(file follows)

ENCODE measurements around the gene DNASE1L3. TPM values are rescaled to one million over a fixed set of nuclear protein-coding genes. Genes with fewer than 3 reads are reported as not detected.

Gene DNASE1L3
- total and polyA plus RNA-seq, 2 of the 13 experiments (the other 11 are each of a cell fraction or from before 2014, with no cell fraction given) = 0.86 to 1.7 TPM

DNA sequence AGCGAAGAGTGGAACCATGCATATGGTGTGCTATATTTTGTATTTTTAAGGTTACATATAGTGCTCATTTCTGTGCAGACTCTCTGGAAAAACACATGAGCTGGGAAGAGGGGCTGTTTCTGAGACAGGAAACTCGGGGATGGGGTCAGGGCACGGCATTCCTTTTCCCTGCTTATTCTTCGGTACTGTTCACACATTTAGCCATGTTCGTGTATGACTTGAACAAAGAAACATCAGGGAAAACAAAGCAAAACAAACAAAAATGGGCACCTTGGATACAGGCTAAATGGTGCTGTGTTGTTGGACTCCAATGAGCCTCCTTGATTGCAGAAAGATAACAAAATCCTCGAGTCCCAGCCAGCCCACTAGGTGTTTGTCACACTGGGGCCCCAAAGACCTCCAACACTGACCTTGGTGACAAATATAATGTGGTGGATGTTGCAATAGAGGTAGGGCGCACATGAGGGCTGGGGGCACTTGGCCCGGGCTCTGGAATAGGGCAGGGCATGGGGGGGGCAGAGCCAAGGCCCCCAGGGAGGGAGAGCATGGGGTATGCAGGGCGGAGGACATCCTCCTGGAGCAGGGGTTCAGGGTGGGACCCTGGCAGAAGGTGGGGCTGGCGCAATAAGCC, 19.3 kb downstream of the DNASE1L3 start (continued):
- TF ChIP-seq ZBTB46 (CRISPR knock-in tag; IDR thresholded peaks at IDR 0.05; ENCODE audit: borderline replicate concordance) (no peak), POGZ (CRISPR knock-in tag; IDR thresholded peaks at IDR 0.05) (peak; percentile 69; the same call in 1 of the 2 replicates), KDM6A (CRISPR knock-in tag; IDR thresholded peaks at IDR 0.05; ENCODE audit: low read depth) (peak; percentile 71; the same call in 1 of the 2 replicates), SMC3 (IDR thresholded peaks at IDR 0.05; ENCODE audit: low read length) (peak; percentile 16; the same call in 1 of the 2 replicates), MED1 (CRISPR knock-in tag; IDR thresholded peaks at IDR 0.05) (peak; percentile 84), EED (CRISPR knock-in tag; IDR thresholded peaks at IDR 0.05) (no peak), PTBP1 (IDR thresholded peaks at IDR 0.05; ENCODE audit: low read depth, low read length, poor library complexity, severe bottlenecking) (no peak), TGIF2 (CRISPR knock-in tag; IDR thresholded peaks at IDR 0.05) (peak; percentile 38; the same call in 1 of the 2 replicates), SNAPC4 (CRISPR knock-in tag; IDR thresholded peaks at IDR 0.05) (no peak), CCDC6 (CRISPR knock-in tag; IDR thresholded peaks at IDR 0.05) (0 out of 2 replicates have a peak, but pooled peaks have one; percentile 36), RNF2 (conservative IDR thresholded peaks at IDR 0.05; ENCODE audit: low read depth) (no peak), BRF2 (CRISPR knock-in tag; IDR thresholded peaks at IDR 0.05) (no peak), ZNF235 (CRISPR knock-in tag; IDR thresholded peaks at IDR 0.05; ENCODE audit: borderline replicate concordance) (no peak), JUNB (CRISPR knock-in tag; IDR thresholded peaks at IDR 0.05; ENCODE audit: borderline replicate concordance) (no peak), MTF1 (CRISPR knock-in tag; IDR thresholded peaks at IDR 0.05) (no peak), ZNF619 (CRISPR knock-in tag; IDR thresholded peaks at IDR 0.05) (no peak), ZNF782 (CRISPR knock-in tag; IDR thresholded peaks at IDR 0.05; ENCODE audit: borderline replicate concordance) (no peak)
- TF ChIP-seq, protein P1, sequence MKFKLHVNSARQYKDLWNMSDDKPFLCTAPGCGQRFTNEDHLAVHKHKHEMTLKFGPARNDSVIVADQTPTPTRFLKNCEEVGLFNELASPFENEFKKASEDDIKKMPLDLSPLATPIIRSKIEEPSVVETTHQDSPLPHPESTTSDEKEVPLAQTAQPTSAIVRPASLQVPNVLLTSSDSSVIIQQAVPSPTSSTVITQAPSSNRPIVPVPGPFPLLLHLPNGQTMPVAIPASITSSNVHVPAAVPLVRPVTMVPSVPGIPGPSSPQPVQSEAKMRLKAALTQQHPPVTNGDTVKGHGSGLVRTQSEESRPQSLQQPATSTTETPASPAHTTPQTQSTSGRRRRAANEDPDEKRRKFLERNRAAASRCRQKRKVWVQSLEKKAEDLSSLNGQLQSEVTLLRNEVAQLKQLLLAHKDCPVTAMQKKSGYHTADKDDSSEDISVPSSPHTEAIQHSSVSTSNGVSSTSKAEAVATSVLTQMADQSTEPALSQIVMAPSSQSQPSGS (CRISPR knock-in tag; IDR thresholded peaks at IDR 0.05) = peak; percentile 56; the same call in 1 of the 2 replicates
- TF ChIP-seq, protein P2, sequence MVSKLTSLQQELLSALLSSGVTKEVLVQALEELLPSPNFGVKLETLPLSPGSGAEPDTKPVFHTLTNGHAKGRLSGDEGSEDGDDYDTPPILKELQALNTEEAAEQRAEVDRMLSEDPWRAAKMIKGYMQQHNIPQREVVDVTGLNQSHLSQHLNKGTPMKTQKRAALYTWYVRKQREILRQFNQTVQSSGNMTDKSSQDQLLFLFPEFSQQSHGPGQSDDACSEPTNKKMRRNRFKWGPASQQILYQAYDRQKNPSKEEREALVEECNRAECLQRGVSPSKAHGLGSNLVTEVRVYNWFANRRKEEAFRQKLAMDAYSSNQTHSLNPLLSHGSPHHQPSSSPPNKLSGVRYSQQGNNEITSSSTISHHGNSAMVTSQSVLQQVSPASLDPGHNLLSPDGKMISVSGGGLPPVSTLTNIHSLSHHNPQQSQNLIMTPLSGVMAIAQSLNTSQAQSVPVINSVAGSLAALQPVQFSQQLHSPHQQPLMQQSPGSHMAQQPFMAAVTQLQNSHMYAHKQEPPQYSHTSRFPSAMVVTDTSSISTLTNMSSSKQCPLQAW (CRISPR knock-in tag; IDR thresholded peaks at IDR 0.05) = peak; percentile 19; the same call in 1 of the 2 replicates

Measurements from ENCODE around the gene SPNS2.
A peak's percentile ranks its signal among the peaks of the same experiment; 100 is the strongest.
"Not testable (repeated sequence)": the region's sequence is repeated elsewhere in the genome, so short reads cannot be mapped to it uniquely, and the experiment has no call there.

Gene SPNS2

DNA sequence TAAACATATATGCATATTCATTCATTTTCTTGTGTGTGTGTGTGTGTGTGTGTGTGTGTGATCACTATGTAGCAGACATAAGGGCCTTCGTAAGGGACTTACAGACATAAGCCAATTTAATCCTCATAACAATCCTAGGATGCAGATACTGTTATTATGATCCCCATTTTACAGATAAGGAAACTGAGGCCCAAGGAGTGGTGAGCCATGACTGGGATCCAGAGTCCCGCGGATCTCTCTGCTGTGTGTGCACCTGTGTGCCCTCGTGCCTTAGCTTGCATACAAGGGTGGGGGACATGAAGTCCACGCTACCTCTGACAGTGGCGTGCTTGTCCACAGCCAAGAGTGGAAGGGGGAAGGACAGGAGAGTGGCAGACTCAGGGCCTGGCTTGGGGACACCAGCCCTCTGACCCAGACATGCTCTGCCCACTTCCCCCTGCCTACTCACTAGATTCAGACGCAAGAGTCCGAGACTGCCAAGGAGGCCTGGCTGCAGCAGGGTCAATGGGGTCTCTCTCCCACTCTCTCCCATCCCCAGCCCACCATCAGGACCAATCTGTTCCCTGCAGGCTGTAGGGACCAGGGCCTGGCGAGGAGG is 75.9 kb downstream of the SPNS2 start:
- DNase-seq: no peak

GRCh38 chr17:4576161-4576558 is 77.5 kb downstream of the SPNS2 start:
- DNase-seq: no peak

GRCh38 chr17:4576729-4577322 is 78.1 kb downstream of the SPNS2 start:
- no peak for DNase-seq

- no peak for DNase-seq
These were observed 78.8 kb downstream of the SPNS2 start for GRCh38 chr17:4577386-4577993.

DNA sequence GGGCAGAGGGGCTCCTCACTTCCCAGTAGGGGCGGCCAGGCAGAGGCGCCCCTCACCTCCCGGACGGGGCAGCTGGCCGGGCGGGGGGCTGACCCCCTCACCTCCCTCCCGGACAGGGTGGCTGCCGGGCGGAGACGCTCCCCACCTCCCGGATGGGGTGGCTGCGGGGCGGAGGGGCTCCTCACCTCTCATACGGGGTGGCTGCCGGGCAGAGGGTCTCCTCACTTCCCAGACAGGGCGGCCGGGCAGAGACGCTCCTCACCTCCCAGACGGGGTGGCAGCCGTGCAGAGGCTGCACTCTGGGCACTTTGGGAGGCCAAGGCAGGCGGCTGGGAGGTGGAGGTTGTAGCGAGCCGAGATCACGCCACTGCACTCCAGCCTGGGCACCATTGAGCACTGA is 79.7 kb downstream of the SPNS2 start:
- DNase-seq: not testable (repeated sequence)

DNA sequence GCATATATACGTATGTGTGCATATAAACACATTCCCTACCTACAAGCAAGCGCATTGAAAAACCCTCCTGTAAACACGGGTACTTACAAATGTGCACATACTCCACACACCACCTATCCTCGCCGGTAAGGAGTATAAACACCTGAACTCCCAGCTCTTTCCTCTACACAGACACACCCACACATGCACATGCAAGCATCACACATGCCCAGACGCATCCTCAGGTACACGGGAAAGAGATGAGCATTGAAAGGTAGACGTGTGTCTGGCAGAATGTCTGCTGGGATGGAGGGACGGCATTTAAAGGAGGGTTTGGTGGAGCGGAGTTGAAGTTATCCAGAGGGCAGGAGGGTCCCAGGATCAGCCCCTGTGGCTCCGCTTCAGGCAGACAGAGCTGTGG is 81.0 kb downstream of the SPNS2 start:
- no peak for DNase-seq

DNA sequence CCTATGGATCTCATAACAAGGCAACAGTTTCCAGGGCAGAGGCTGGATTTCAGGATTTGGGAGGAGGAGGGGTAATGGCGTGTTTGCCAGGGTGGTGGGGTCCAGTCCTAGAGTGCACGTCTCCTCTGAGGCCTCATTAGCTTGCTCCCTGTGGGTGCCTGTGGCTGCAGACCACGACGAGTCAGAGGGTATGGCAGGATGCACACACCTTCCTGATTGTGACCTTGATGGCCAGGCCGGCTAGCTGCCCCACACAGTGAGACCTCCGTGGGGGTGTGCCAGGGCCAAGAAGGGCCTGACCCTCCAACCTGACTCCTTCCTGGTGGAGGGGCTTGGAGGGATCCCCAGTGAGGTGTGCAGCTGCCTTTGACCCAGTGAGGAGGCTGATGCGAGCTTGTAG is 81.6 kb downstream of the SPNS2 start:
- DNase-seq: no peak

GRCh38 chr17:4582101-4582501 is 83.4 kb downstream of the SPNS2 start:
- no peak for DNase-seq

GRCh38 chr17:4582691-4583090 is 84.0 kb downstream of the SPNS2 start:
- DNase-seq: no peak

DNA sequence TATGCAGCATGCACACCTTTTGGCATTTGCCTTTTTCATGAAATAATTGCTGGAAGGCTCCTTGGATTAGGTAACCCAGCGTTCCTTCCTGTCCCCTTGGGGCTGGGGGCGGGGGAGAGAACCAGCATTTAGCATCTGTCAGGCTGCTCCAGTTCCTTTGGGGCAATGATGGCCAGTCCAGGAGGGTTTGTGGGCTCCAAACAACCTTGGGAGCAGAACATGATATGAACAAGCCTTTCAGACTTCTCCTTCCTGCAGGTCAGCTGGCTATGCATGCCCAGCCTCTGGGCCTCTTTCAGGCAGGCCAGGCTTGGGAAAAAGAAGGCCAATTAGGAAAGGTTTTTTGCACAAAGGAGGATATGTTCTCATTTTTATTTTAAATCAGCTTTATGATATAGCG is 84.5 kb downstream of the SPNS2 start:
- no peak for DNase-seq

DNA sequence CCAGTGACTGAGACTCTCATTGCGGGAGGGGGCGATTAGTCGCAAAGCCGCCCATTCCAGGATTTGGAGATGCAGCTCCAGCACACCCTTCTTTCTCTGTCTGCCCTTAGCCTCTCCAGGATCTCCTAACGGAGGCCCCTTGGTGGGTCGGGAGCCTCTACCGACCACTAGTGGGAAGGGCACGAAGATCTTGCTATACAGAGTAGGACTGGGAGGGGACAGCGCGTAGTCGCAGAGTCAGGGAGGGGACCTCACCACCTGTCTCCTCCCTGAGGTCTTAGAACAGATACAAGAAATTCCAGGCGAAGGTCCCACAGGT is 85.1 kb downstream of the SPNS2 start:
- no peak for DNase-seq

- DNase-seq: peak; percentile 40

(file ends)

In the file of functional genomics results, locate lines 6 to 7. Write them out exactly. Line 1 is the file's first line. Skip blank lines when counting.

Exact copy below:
- TF ChIP-seq, protein P1, sequence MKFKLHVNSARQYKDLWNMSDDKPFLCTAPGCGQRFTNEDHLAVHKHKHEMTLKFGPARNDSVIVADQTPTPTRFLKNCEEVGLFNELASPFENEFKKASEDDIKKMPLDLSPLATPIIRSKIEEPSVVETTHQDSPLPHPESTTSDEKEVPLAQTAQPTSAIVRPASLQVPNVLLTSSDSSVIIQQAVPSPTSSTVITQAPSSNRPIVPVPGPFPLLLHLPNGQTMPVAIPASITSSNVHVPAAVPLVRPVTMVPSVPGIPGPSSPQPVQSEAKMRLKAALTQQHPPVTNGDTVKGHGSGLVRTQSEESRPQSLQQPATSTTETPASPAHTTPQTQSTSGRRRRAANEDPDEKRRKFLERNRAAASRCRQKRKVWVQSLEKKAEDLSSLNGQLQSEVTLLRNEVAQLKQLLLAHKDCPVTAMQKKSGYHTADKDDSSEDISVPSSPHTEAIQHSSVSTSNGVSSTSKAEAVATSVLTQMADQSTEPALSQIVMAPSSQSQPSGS (CRISPR knock-in tag; IDR thresholded peaks at IDR 0.05) = peak; percentile 56; the same call in 1 of the 2 replicates
- TF ChIP-seq, protein P2, sequence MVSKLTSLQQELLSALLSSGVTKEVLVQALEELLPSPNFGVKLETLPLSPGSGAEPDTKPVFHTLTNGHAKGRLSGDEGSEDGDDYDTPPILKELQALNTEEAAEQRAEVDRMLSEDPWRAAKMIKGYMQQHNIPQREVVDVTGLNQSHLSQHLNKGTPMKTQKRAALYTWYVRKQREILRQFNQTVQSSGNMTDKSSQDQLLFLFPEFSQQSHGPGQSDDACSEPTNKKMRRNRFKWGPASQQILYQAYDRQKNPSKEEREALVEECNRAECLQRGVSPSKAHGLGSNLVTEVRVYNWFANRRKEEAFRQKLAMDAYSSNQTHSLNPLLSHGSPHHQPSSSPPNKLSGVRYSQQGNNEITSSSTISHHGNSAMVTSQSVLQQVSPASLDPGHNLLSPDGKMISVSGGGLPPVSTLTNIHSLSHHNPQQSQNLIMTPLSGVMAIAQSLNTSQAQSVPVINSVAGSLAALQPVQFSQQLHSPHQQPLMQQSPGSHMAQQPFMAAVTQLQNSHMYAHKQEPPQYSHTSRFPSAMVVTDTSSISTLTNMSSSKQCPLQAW (CRISPR knock-in tag; IDR thresholded peaks at IDR 0.05) = peak; percentile 19; the same call in 1 of the 2 replicates